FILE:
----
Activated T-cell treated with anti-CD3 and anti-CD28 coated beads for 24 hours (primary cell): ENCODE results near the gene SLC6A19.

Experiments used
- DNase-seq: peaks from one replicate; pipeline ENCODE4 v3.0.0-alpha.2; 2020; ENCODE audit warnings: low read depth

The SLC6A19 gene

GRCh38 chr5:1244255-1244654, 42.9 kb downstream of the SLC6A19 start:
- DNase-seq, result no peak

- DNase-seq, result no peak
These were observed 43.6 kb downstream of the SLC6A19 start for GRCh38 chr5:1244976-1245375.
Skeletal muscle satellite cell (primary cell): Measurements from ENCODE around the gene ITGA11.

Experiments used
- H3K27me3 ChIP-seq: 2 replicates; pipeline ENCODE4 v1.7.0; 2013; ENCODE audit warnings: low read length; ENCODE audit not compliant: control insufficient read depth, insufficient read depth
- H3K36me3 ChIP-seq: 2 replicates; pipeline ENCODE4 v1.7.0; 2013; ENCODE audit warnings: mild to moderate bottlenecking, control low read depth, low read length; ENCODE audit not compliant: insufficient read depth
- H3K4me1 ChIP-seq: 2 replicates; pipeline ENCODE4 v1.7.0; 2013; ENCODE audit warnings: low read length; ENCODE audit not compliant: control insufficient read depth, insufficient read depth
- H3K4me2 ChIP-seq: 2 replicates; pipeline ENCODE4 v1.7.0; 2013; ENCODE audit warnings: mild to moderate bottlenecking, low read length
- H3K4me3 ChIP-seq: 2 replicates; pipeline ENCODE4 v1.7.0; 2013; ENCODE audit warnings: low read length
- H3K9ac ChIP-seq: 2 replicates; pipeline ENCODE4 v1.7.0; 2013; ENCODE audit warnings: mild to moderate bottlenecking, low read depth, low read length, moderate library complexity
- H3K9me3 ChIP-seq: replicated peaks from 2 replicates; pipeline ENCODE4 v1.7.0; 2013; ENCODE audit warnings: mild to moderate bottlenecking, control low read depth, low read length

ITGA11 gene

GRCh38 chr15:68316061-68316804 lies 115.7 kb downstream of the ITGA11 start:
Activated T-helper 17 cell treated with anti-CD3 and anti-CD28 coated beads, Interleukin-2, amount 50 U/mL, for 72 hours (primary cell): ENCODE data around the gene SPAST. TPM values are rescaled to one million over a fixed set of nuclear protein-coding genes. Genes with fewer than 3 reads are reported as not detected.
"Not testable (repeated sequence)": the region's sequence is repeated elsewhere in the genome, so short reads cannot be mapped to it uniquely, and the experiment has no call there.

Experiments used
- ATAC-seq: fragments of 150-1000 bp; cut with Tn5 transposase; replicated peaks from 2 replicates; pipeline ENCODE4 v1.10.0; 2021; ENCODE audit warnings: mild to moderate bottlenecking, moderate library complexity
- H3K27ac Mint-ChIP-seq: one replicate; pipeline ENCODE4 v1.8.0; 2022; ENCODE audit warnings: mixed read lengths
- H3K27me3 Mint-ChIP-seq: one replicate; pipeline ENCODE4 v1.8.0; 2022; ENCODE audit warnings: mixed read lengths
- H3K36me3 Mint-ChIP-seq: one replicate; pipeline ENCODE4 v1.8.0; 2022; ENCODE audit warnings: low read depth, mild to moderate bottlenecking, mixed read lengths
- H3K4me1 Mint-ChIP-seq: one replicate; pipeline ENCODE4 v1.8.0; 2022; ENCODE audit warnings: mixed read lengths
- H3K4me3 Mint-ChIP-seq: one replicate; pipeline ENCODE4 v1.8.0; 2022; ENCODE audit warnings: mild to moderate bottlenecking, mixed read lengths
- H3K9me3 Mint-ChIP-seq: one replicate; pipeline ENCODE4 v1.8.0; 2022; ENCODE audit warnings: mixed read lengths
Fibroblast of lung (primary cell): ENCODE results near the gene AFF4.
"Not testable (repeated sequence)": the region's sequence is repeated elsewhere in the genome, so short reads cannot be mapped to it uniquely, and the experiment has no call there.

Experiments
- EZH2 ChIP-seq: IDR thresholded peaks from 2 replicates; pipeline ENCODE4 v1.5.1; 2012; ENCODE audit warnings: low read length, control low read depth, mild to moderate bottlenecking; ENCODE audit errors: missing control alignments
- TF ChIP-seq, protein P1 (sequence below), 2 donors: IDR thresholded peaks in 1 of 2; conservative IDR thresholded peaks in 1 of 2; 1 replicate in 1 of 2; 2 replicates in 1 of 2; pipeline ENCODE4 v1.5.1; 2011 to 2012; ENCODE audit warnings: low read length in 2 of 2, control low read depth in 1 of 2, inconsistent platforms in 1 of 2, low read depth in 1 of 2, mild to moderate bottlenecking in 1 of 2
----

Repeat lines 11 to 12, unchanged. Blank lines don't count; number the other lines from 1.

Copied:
- H3K27me3 ChIP-seq: 2 replicates; pipeline ENCODE4 v1.7.0; 2013; ENCODE audit warnings: low read length; ENCODE audit not compliant: control insufficient read depth, insufficient read depth
- H3K36me3 ChIP-seq: 2 replicates; pipeline ENCODE4 v1.7.0; 2013; ENCODE audit warnings: mild to moderate bottlenecking, control low read depth, low read length; ENCODE audit not compliant: insufficient read depth